There are music families — The Jackson 5, Hanson and the Jonas Brothers, for example.
But sisters Kristie Cecil and Patrice Frassinelli Lange and Patrice’s son Isaac Lange come from an arts family.
“I think our mom — she kinda appreciated art a lot,” Cecil says. “She allowed me to take art lessons when I was just in junior high, so to me, that said that the arts are important and if you’re interested in doing that, you should pursue it.”
And the creativity doesn’t stop with Kristie, Patrice and Isaac. Another member of the family has a degree in graphic design. Someone else does quilting and stitching.
“I think a lot of it does start when you’re young,” Frassinelli Lange says. “I noticed when Isaac was little, he loved to draw and he was really good at it. So, I said, ‘Do more, do more,’ and he did a lot of it.
“It’s really important when someone has a talent, which he does, to cultivate it,” she says.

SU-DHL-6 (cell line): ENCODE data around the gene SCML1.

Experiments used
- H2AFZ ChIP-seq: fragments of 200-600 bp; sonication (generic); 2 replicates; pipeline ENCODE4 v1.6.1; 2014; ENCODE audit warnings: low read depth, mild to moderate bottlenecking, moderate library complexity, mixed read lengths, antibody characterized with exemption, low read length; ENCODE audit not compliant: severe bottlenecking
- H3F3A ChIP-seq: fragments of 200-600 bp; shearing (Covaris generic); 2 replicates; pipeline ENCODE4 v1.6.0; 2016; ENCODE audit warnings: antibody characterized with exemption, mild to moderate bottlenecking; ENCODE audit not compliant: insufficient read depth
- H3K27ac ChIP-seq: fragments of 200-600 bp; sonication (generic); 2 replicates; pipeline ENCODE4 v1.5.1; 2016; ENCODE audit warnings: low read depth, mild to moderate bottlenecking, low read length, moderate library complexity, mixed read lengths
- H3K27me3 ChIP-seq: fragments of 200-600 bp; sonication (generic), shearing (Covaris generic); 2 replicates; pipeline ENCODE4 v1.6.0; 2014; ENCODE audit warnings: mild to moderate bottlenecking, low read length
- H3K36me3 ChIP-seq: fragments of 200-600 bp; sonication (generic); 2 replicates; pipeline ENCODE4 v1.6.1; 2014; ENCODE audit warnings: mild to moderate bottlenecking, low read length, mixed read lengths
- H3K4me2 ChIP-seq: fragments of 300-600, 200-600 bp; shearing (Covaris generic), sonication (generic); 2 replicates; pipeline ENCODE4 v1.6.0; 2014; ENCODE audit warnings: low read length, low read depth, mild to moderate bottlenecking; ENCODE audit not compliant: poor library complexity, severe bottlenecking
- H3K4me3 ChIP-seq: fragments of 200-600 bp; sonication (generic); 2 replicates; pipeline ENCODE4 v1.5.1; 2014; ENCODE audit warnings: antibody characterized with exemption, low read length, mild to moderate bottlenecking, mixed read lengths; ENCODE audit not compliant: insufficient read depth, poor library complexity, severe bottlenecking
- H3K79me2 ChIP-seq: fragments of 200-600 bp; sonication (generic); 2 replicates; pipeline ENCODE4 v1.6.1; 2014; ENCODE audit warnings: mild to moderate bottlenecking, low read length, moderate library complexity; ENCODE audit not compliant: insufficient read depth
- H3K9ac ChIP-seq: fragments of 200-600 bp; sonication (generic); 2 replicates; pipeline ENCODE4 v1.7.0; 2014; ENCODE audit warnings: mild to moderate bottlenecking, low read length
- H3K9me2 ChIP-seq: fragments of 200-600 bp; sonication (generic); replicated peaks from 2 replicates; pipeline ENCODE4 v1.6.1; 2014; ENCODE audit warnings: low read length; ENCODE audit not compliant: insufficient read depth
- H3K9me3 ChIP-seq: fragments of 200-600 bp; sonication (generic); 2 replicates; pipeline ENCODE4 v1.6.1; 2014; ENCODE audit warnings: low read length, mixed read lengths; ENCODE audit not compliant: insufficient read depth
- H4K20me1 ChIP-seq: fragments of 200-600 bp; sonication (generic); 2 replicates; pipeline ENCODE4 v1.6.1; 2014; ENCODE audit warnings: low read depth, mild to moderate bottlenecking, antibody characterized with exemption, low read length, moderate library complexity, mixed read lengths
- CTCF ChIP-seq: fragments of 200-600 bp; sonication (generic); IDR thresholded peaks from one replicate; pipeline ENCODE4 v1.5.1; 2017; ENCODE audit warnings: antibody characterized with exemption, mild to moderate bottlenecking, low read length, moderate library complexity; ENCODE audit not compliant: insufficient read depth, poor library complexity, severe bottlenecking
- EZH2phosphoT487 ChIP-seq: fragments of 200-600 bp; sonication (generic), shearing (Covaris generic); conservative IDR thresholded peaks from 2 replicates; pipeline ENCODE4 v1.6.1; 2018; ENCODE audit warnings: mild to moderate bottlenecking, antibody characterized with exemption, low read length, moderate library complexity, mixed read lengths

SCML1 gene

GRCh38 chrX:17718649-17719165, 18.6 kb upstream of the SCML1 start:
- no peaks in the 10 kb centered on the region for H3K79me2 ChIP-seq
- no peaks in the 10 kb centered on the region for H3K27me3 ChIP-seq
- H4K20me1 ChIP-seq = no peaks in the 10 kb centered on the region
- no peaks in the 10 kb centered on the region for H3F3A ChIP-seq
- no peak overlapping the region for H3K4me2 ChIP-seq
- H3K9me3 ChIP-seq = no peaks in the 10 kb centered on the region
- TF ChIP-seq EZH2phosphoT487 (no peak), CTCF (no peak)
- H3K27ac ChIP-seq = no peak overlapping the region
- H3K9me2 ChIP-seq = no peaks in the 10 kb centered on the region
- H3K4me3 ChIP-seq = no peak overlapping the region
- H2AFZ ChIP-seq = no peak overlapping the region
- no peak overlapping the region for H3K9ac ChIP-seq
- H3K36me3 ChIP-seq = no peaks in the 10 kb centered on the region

And although the family shares a passion for creativity, everyone has their own artistic perspective.
When the three of them paint the same object or scenery together, each painting turns out different — giving a nod to the styles they’ve developed.
Cecil, for example, paints with oils and gouache. She likes to work outside, painting mostly landscapes and still life — looking for “ordinary things” you might normally walk by without noticing.
Cecil moved to Tucson from Wisconsin about a year ago, so she’s still getting used to the scenery.
“The different saguaros and different cactus and mountains and vistas are amazing,” she says
Cecil was also an art teacher, teaching elementary kids, in addition to college students. And before the COVID-19 pandemic, she taught one-day workshops through Airbnb.
Frassinelli Lange, who moved to Tucson from Ohio about five years ago, has been dabbling with watercolor, but her primary focus is on mixed media, sculpture and collages — many of which feature birds.
She works with cloth, old paper and other found items.
Isaac Lange, who moved to Tucson less than two years ago from Virginia, has a degree in illustration.
He says he gravitates toward impressionism.
“I’m a fan of a more loose feel to painting, rather than hyper-realistic,” he says. “I like painting so it’s right on the cusp of looking abstract, but you can tell what it is.”
Isaac Lange also dabbles in welding and sculpture.
Contact reporter Gloria Knott at email@example.com or 573-4235. On Twitter: @gloriaeknott